I grew up in a Brooklyn neighborhood where some of my friend’s parents had visible tattooed numbers on their arms as evidence of their war experiences. My father was a mine sweeper in the Pacific and survived two sinking ships, pulling one to shore and earning a medal for saving the Captain’s life. (My dad died less than twenty years later from a weak heart – the after effects of malaria and chain smoking). So even though, in a way, I grew up surrounded by the war, in reality, my knowledge is limited. When I began reading The Cost of Courage by former New York Times reporter Charles Kaiser, it was like reading a science fiction novel full of fantasy. Although I knew about the French Resistance, I didn’t know the particulars as retold by the author. Here is the down and dirty side of the French occupation by the Germans, not a story coached in politically correct descriptions, but an honest accounting of what happened from the eyes of the people involved. Just as my father rarely spoke of the war (and never to me), these folks were tight lipped as well. The horrors they experienced remained a taboo subject. Luckily Kaiser was able to convince them to share their memories as members of the Maquis, a tale which will all-to-soon be lost resulting in a world ignorant of the nitty gritty details of that era – a time which needs to be chronicled if only to allow us to understand how our past is effecting the future.

Nobody else could have written this book. Charles’ Uncle Henry Kaiser was an American Lieutenant who was invited to stay at the Boulloche home in Paris in 1944 after the Liberation of Paris and the return of Charles de Gaulle. Over the year he remained, Henry head the stories of Christiane, Jacqueline, and Andre and their experiences as a part of the French Resistance, which he later conveyed with a dramatic flair to his young nephew. Charles Kaiser first visited the Boulloche family in 1962 when he was eleven and over the years was able to frequent their gatherings. He considered the Boulloches his “French cousins” and became an “adopted” member of their extended family. Charles noticed that the past adventures relayed by his uncle were never mentioned. It is not surprising that after the senseless death of their parents (Jacques and Helene, and their older brother Robert) and the end of the war, the surviving three siblings married and started life anew, leaving the horrors of the war behind.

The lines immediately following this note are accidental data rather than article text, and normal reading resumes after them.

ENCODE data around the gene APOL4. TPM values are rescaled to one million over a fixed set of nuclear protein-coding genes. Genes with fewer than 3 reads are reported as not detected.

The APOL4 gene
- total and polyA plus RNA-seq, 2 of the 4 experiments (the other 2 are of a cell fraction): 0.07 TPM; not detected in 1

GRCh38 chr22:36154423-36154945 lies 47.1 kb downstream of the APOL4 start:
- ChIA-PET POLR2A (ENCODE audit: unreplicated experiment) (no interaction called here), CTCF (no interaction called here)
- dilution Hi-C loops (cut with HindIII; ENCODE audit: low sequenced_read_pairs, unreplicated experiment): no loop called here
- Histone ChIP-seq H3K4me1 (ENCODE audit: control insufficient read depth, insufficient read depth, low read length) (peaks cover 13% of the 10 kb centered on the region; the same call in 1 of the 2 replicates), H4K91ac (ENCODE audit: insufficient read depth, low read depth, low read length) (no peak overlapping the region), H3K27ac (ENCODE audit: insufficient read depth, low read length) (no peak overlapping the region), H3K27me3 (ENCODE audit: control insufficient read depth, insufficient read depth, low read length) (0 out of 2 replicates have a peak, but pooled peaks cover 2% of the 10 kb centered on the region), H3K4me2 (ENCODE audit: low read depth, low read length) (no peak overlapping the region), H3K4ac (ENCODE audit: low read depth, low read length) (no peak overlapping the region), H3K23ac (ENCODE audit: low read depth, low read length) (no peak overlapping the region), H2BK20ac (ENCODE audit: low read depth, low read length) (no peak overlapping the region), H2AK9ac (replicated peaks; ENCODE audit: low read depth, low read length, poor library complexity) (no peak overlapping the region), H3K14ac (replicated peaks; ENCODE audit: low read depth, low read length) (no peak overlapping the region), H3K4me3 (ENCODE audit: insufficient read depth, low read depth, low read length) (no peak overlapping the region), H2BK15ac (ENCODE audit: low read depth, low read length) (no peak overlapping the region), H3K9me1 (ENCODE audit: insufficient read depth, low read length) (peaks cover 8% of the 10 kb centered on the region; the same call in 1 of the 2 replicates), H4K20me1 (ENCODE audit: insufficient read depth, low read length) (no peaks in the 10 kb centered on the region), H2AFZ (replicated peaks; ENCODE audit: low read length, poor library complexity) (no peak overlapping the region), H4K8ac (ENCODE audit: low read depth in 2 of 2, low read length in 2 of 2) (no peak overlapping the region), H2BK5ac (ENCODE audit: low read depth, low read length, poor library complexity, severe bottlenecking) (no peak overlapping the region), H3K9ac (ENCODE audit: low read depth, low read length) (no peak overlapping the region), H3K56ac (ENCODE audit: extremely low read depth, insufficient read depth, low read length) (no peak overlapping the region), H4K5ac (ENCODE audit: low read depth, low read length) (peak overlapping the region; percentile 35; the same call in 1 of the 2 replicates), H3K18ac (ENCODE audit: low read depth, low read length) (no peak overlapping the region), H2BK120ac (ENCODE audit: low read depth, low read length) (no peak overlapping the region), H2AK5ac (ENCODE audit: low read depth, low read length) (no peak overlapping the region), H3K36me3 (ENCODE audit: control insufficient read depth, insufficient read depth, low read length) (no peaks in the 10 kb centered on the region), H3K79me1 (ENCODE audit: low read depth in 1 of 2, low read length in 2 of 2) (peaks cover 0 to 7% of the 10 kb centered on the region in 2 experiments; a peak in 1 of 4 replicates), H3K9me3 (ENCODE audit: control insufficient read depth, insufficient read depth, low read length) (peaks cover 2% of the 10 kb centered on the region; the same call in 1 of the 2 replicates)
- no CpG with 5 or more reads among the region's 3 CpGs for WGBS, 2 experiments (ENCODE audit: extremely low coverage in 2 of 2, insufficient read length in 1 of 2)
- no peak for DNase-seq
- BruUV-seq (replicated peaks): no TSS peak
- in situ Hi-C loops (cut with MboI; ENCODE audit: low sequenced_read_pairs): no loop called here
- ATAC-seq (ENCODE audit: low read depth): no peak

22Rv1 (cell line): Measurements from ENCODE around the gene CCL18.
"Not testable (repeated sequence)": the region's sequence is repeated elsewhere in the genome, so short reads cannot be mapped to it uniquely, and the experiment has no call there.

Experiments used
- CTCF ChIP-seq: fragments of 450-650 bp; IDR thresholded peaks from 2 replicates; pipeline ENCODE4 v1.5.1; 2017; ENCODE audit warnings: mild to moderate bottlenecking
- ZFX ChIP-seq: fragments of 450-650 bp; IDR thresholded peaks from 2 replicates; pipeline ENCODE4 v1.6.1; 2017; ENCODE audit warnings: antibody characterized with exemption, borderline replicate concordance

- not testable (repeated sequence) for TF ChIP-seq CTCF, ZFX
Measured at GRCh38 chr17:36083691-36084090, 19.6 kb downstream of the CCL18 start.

Finally, nearing the end of the century, Charles was able to convince Christiane, the only surviving sibling, that if her tale was not told the history would be lost to future generations. It would simply disappear if she failed to record it. For her it was a sense of obligation, so, at the age of 71, she began the emotionally difficult task of transcribing her experiences in a forty five page manuscript for her children and grand kids to read. Charles used this memoir, completed in 1999, as a starting point. He spent two and a half years in France researching and interviewing key players in the drama. This is a book which was fifty years in the making, beginning with the “stories” as retold by his uncle on up through to 2015 when this tome was finally published.

Charles, a journalist, relates the specifics of the European War from the rise of Hitler and the reactions of England and France to the German invasion of France to the Battle of Normandy where the allies began defeating the Germans to the final retaking of Paris continuing up until the end of the war. Within this historical background is the story of the French Resistance and the role the Bollouche siblings played in bringing down the Nazis. This book takes a straightforward unapologetic view of the reactions of the French citizens, especially the Parisians, to the German occupation. If this topic intrigues you there is also the 1969 documentary – The Sorrow and the Pity – which explores European life during this era. Despite the revealed depictions fraught with tragedy (all man made), there are also moments of success and ultimate victory. Kaiser rounds out this book with details about the postwar lives of the Boulloches and includes a list of characters, acknowledgements, notes, a bibliography, and an index along with an afterward and preface. The included photographs were a nice touch.

The author writes the story as if we are there and life is unfolding as we read. This telling in the present tense might be jarring for folks who would rather read about the past and not feel as if they were reliving events as they happened. It is, however, an effective tool to immerse the reader into the story to get a touch of the gut wrenching horror felt by the participants. In any case, while fascinating and well written, this is not an easy book to get through simply because there is just too much to take in. Just as when I read The Rise and Fall of the Third Reich, I concede that even if I reread it a second time, I still would not be able to retain all the information. Yet, I perceive its essence and that is good enough for me. God bless Christiane, Jacqueline, and Andre (and their cohorts) for their fearless work on behalf of the French nation as well as the rest of the world. Thank you! Four stars.

I would like to thank Netgalley and Other Press for this ARC in exchange for an honest review. This review also appears on Goodreads.